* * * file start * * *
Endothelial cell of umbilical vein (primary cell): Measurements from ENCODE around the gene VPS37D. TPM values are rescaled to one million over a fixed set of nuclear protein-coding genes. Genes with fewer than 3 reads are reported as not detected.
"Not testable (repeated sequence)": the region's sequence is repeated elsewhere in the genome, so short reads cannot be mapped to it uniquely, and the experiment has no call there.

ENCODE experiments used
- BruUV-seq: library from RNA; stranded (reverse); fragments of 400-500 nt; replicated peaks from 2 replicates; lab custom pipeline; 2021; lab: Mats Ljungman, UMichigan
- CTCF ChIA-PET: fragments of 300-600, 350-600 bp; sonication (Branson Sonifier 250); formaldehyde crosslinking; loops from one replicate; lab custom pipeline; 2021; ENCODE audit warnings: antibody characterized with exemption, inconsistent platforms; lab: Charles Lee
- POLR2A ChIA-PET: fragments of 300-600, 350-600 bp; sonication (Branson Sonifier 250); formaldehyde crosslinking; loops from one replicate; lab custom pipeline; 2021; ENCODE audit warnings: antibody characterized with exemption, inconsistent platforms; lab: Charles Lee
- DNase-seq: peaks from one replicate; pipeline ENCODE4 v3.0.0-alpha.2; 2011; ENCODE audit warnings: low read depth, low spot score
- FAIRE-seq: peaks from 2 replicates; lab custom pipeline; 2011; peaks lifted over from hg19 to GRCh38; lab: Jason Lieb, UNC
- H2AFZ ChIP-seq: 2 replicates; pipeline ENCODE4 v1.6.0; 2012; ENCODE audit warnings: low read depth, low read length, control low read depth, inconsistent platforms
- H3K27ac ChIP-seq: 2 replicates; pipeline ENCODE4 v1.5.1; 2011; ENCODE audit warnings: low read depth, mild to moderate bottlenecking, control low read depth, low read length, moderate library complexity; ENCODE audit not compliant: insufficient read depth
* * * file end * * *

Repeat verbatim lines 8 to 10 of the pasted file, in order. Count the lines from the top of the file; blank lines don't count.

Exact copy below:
- FAIRE-seq: peaks from 2 replicates; lab custom pipeline; 2011; peaks lifted over from hg19 to GRCh38; lab: Jason Lieb, UNC
- H2AFZ ChIP-seq: 2 replicates; pipeline ENCODE4 v1.6.0; 2012; ENCODE audit warnings: low read depth, low read length, control low read depth, inconsistent platforms
- H3K27ac ChIP-seq: 2 replicates; pipeline ENCODE4 v1.5.1; 2011; ENCODE audit warnings: low read depth, mild to moderate bottlenecking, control low read depth, low read length, moderate library complexity; ENCODE audit not compliant: insufficient read depth